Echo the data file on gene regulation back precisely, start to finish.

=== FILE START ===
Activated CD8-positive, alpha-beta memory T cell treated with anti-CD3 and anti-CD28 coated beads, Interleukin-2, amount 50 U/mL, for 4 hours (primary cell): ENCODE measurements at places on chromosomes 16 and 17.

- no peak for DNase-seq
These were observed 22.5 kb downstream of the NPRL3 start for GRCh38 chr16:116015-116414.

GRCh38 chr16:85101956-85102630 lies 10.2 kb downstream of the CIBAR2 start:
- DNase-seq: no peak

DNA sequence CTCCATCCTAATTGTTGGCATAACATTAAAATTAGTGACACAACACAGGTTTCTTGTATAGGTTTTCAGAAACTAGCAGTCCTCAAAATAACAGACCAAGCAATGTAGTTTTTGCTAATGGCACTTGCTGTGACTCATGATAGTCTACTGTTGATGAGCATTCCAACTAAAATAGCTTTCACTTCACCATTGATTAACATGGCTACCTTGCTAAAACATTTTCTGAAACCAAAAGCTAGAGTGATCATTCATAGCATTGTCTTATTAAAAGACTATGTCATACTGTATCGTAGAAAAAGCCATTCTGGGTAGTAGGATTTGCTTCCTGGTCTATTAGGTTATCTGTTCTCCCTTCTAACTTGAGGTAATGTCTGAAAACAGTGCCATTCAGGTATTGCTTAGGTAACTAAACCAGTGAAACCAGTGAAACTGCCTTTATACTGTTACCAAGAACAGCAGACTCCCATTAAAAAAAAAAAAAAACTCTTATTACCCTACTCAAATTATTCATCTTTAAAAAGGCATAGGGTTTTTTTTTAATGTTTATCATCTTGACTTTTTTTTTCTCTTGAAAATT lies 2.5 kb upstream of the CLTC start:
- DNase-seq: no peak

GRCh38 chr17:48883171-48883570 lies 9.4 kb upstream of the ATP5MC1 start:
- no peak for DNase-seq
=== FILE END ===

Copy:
Activated CD8-positive, alpha-beta memory T cell treated with anti-CD3 and anti-CD28 coated beads, Interleukin-2, amount 50 U/mL, for 4 hours (primary cell): ENCODE measurements at places on chromosomes 16 and 17.

- no peak for DNase-seq
These were observed 22.5 kb downstream of the NPRL3 start for GRCh38 chr16:116015-116414.

GRCh38 chr16:85101956-85102630 lies 10.2 kb downstream of the CIBAR2 start:
- DNase-seq: no peak

DNA sequence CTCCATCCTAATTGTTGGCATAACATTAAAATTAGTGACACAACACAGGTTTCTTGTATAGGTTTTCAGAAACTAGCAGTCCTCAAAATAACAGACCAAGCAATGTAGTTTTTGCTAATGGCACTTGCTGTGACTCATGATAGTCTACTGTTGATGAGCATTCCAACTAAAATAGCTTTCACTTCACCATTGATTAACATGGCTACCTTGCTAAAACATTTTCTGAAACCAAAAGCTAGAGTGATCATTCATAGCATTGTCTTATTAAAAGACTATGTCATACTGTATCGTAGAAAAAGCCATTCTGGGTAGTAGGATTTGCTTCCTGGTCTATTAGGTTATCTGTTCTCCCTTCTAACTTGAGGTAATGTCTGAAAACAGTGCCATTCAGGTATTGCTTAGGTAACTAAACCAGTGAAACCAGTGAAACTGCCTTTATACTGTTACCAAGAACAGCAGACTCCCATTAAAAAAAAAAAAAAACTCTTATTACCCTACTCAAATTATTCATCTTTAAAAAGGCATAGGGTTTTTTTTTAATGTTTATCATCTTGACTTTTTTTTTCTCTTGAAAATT lies 2.5 kb upstream of the CLTC start:
- DNase-seq: no peak

GRCh38 chr17:48883171-48883570 lies 9.4 kb upstream of the ATP5MC1 start:
- no peak for DNase-seq